The Slatest

The Rise and Fall of Trump’s Greenland Fantasy Shows the Shelf Life of a Bad Idea

Aerial view of rivers of meltwater carving into the Greenland ice sheet near Ilulissat, Greenland.
Dreamland Greenland. Sean Gallup/Getty Images

This is where we’re at, as a country. Again. Last week, reports emerged that President Donald Trump was interested in buying Greenland. An absurd idea, yes, but sadly less absurd—and more squarely within the bounds of the law—than many Trump master plans. But despite the digital reams of *serious* analysis and why not–ism, let’s not forget—it was never going to happen. Yes, the U.S. tried in the 1940s to pry the vast, desolate island away from Denmark for some cash, but even then Copenhagen rejected the idea. Yes, Greenland is extremely valuable strategically—from military positioning to the economics of its natural resources. In fact, it is likely more valuable now—and even more so in the future—as the world anticipates the impact of climate change. For all of those reasons, it’s easy to see why Greenland would be a valuable American territory. The problem? For all of those very same reasons, it is already an extremely valuable Danish territory.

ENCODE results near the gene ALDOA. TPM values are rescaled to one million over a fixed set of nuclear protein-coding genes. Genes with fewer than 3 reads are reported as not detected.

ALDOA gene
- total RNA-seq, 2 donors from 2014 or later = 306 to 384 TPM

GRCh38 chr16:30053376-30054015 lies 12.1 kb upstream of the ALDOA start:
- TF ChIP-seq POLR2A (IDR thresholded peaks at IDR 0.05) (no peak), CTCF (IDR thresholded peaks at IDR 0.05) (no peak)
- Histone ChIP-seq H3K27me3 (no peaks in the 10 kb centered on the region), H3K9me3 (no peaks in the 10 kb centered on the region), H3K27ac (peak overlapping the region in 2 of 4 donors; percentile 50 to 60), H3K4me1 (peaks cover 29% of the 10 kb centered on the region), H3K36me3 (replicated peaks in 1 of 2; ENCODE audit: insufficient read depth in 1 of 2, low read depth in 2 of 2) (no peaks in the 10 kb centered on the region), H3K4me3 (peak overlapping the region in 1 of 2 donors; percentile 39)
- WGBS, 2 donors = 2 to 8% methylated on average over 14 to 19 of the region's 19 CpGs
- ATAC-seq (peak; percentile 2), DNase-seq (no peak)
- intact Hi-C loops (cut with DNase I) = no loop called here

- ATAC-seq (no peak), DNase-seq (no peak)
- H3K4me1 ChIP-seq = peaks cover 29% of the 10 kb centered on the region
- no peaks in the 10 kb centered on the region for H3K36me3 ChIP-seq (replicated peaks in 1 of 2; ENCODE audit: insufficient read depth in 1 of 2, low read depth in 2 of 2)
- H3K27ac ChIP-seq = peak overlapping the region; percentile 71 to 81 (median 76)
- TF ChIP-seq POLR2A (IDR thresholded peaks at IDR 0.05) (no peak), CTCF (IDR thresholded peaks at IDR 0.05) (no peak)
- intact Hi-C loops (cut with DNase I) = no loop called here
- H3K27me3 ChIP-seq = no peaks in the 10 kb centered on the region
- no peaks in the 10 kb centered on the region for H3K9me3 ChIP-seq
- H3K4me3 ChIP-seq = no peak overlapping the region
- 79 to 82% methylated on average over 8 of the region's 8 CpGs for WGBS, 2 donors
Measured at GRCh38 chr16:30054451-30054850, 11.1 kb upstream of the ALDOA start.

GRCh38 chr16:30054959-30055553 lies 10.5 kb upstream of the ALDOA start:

So what are we even talking about? Was the president of the United States planning on going to Copenhagen and offering them a kajillion dollars? Was that a real idea? Is that how far out of touch this White House is with the reality-based world? Were they going to bring a suitcase of USDs as a good faith offering? Or were they going to use crowbars to try to strong-arm Denmark into coughing up a land mass the size of the Midwest? What was the plan? The obvious answer is: There wasn’t a plan. Or not a serious one. Hence, on Tuesday this:

That right there is the shelf life of a fantasy public policy idea. It gets batted around for a bit, with increasing excitement, by a group of underqualified, sycophantic advisers, who love it! The second it’s exposed to oxygen in the real world, however, it’s not only dismissed—but derided. As it should be. It’s not a real solution to anything. Finding real policy solutions to real problems in the real world is hard. It takes work and brains and commitment and time. So, let’s buy Greenland?